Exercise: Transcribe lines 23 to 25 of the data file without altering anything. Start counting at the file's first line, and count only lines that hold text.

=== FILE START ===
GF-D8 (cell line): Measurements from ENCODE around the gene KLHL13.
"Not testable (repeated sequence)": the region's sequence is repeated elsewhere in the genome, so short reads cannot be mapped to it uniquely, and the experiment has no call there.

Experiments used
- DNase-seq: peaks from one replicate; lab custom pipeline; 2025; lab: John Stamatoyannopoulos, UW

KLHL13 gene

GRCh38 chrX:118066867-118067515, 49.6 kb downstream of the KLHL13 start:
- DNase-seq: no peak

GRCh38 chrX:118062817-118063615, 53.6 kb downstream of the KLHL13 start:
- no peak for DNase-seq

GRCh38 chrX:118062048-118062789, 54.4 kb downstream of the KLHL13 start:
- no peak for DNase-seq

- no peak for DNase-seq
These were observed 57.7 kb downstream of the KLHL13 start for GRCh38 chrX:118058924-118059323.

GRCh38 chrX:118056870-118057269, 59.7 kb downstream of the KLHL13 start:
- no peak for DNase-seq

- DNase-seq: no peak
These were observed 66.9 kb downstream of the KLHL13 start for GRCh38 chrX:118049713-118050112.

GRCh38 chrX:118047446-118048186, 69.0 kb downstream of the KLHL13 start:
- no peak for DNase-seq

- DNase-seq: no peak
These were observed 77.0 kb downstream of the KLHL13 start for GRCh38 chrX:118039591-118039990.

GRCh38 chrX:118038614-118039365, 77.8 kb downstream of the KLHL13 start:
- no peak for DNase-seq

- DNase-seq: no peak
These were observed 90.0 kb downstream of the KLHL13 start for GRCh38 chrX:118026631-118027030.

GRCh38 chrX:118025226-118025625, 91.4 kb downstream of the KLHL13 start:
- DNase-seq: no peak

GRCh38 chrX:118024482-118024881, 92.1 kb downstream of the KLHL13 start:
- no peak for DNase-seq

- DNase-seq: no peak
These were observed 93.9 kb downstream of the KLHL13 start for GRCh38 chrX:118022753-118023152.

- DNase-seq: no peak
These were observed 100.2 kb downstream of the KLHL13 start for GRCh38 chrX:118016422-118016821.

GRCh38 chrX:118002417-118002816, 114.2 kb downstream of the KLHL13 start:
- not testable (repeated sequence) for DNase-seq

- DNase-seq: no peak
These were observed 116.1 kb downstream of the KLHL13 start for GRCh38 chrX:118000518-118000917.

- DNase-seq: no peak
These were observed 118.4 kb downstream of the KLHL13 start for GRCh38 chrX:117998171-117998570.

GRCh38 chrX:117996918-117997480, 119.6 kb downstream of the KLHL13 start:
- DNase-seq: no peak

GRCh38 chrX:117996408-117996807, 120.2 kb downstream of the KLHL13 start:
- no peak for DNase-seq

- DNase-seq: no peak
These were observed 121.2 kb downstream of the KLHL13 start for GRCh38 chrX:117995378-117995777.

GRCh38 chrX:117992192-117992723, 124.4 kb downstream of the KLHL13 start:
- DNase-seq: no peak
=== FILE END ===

- no peak for DNase-seq

- DNase-seq: no peak
These were observed 90.0 kb downstream of the KLHL13 start for GRCh38 chrX:118026631-118027030.